Objective: To determine if the frequency of self-testing of course material prior to actual examination improves examination scores, regardless of the actual scores on the self-testing.
Methods: Practice quizzes were randomly generated from a total of 1342 multiple-choice questions in pathophysiology and made available online for student self-testing. Intercorrelations, 2-way repeated measures ANOVA with post hoc tests, and 2-group comparisons following rank ordering, were conducted.
Results: During each of 4 testing blocks, more than 85% of students took advantage of the self-testing process for a total of 7042 attempts. A consistent significant correlation (p≤0.05) existed between the number of practice quiz attempts and the subsequent examination scores. No difference in the number of quiz attempts was demonstrated compared to the first testing block. Exam scores for the first and second testing blocks were both higher than those for third and fourth blocks.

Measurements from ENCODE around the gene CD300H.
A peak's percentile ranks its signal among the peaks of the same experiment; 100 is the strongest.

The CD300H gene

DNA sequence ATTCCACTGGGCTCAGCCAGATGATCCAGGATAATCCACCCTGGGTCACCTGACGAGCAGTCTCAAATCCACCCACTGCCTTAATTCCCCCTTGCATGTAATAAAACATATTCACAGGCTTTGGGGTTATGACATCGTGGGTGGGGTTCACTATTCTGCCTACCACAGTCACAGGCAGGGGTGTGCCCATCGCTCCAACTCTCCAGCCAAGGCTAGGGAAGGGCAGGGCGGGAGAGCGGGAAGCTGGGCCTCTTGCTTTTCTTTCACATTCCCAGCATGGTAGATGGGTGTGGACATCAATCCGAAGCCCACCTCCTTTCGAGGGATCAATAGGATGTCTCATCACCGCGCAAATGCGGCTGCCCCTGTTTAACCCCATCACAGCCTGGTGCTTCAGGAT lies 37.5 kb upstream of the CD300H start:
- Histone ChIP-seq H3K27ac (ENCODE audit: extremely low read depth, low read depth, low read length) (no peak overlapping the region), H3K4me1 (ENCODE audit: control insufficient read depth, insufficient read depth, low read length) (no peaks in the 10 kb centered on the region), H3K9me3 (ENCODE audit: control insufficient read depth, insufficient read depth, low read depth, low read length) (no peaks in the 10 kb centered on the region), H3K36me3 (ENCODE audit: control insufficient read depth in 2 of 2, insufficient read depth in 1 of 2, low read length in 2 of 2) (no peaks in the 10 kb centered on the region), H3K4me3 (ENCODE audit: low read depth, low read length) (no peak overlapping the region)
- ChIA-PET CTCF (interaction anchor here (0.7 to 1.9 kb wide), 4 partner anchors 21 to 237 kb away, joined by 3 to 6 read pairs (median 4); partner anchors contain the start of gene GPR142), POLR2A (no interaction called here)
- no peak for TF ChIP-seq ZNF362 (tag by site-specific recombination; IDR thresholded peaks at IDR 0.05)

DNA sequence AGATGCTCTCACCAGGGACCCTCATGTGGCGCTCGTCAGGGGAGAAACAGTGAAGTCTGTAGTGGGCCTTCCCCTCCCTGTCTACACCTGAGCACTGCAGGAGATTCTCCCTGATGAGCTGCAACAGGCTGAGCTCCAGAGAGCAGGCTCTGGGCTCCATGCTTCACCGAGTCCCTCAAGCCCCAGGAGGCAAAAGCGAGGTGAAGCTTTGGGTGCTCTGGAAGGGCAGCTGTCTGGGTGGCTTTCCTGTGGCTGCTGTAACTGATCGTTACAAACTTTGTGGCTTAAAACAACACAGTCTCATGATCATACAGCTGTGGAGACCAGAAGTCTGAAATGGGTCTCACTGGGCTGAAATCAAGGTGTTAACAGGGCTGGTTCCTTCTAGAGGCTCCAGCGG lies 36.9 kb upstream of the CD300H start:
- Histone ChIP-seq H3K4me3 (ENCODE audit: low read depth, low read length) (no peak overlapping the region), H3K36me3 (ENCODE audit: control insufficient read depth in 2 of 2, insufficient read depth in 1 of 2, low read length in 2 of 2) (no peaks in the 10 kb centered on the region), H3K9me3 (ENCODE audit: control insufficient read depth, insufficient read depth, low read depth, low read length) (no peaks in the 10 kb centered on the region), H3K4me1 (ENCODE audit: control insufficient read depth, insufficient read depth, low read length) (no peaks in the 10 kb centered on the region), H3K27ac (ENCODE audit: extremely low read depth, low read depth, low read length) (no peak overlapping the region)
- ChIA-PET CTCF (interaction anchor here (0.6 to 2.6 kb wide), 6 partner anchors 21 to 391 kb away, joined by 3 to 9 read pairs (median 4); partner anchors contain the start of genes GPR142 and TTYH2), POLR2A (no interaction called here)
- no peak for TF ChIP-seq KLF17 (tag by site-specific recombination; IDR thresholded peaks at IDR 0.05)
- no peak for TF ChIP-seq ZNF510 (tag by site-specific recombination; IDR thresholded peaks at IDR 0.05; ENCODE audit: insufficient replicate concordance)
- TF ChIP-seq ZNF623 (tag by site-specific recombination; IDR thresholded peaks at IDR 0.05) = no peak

Conclusion: Although self-testing strategies increase retrieval and retention, they are uncommon in pharmacy education. The results suggested that the number of self-testing attempts alone improved subsequent examination scores, regardless of the score for self-tests.
Panus, Peter C.; Stewart, David W.; Hagemeier, Nicholas E.; Thigpen, Jim C.; and Brooks, Lauren. 2014. A Subgroup Analysis of the Impact of Self-testing Frequency on Examination Scores in a Pathophysiology Course. American Journal of Pharmaceutical Education. Vol.78(9). https://doi.org/10.5688/ajpe789165 ISSN: 0002-9459